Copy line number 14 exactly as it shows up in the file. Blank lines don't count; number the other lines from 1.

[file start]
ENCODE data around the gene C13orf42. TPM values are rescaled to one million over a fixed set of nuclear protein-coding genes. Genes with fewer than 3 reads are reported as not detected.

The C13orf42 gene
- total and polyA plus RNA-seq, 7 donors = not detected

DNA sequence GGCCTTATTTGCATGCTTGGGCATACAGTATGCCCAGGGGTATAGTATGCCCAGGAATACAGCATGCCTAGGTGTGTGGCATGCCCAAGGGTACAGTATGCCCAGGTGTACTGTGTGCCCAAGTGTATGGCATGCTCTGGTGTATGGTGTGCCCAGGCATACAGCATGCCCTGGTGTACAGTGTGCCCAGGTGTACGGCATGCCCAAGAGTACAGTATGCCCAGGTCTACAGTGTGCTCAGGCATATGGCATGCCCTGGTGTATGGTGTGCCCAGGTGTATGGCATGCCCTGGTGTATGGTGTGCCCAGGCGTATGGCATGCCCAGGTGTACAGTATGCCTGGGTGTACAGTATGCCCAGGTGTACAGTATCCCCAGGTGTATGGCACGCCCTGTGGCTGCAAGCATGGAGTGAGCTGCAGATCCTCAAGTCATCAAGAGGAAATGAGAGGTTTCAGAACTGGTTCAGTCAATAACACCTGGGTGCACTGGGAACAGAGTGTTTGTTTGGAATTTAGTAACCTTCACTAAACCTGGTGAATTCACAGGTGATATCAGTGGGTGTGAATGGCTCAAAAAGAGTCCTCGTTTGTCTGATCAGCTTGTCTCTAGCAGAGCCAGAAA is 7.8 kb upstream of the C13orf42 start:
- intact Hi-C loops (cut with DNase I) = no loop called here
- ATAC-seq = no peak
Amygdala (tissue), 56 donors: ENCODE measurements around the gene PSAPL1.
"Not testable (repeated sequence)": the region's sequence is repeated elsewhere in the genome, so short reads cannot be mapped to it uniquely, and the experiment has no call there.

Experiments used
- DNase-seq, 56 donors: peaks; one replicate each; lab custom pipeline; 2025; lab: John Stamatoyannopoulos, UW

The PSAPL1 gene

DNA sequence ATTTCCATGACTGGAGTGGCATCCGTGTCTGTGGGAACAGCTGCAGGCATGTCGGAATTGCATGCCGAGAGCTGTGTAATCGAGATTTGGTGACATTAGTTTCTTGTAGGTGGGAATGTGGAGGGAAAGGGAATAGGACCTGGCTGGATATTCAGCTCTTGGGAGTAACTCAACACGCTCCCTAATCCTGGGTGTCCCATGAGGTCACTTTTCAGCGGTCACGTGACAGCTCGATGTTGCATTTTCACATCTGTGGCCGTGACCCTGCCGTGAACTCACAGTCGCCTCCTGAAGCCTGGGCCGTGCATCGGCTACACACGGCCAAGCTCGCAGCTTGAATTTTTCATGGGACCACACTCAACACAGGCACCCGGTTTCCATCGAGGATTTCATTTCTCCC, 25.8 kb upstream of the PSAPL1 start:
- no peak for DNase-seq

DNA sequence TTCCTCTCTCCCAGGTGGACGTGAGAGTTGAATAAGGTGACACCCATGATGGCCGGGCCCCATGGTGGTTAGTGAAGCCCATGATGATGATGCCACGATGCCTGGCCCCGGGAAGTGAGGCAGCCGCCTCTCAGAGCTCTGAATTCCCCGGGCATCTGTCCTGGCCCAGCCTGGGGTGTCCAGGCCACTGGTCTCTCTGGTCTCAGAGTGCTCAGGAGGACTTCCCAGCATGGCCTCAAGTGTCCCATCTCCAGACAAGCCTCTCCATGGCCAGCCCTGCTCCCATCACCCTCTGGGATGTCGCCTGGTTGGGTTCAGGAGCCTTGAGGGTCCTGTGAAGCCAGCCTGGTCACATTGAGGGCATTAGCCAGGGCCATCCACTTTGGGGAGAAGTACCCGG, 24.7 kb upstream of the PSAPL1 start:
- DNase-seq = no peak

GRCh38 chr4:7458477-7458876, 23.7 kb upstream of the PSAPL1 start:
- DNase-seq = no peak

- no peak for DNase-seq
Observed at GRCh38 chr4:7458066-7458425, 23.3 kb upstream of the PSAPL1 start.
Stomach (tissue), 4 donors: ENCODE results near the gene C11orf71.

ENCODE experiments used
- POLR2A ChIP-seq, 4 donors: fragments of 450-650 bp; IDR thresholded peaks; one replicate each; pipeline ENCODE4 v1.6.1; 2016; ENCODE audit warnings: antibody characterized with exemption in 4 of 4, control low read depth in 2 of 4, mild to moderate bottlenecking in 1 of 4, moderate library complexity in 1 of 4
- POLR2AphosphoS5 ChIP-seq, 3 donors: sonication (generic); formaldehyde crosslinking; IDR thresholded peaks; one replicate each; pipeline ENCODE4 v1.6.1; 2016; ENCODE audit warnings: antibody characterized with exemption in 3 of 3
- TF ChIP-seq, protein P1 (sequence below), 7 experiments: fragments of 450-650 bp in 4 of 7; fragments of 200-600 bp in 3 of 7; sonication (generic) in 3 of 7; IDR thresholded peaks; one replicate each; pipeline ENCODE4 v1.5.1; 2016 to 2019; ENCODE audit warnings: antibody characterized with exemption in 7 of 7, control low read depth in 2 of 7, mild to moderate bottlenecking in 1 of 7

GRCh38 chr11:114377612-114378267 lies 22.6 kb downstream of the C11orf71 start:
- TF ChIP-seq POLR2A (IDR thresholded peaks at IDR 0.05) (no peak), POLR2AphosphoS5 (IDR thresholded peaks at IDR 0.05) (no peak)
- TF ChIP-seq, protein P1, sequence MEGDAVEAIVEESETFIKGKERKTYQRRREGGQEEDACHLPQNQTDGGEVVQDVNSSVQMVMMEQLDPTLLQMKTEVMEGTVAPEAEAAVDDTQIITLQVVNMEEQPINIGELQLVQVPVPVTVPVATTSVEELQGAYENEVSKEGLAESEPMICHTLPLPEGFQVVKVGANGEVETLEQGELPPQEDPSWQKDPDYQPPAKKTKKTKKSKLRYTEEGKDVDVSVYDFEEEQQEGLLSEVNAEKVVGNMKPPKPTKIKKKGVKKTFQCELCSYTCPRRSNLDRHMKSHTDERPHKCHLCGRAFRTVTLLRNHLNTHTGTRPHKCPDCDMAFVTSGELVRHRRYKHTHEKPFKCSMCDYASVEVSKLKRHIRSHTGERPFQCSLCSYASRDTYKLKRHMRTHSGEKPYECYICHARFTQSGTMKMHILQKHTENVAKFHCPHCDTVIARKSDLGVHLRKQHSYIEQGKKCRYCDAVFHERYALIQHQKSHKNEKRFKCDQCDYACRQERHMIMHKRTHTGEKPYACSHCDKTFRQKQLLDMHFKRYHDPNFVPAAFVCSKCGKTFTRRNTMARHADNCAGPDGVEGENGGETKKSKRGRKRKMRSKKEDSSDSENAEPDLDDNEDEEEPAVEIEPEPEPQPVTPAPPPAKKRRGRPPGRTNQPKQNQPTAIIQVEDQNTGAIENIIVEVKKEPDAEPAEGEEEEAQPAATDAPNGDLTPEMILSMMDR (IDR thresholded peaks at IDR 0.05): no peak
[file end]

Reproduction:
DNA sequence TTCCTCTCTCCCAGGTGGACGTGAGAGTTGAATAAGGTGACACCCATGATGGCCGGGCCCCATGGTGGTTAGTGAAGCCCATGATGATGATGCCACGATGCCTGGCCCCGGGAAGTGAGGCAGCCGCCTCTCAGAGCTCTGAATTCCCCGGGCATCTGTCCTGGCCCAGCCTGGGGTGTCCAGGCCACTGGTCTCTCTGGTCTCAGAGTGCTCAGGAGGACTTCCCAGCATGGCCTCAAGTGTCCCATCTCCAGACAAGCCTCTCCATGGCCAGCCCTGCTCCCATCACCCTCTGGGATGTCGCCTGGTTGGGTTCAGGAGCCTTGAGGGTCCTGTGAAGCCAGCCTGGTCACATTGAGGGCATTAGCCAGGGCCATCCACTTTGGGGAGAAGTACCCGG, 24.7 kb upstream of the PSAPL1 start: